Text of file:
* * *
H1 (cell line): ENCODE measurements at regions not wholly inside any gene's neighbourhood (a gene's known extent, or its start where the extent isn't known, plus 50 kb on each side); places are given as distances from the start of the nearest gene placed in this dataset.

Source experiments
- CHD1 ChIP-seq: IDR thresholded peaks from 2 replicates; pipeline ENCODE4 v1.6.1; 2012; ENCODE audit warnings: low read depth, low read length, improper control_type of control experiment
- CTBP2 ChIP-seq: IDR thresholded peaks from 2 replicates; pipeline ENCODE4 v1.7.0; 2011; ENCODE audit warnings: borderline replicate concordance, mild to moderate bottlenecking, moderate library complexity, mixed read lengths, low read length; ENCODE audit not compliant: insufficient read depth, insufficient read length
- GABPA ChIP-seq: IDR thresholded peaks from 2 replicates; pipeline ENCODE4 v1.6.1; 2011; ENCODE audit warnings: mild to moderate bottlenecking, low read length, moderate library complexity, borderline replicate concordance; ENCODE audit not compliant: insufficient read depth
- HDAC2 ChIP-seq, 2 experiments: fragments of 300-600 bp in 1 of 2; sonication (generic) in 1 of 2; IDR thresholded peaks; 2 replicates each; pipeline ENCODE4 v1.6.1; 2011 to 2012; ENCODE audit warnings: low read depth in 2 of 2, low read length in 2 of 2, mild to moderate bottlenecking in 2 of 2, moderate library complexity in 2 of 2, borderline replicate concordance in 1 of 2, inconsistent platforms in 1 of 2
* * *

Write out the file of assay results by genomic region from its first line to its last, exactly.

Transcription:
H1 (cell line): ENCODE measurements at regions not wholly inside any gene's neighbourhood (a gene's known extent, or its start where the extent isn't known, plus 50 kb on each side); places are given as distances from the start of the nearest gene placed in this dataset.

Source experiments
- CHD1 ChIP-seq: IDR thresholded peaks from 2 replicates; pipeline ENCODE4 v1.6.1; 2012; ENCODE audit warnings: low read depth, low read length, improper control_type of control experiment
- CTBP2 ChIP-seq: IDR thresholded peaks from 2 replicates; pipeline ENCODE4 v1.7.0; 2011; ENCODE audit warnings: borderline replicate concordance, mild to moderate bottlenecking, moderate library complexity, mixed read lengths, low read length; ENCODE audit not compliant: insufficient read depth, insufficient read length
- GABPA ChIP-seq: IDR thresholded peaks from 2 replicates; pipeline ENCODE4 v1.6.1; 2011; ENCODE audit warnings: mild to moderate bottlenecking, low read length, moderate library complexity, borderline replicate concordance; ENCODE audit not compliant: insufficient read depth
- HDAC2 ChIP-seq, 2 experiments: fragments of 300-600 bp in 1 of 2; sonication (generic) in 1 of 2; IDR thresholded peaks; 2 replicates each; pipeline ENCODE4 v1.6.1; 2011 to 2012; ENCODE audit warnings: low read depth in 2 of 2, low read length in 2 of 2, mild to moderate bottlenecking in 2 of 2, moderate library complexity in 2 of 2, borderline replicate concordance in 1 of 2, inconsistent platforms in 1 of 2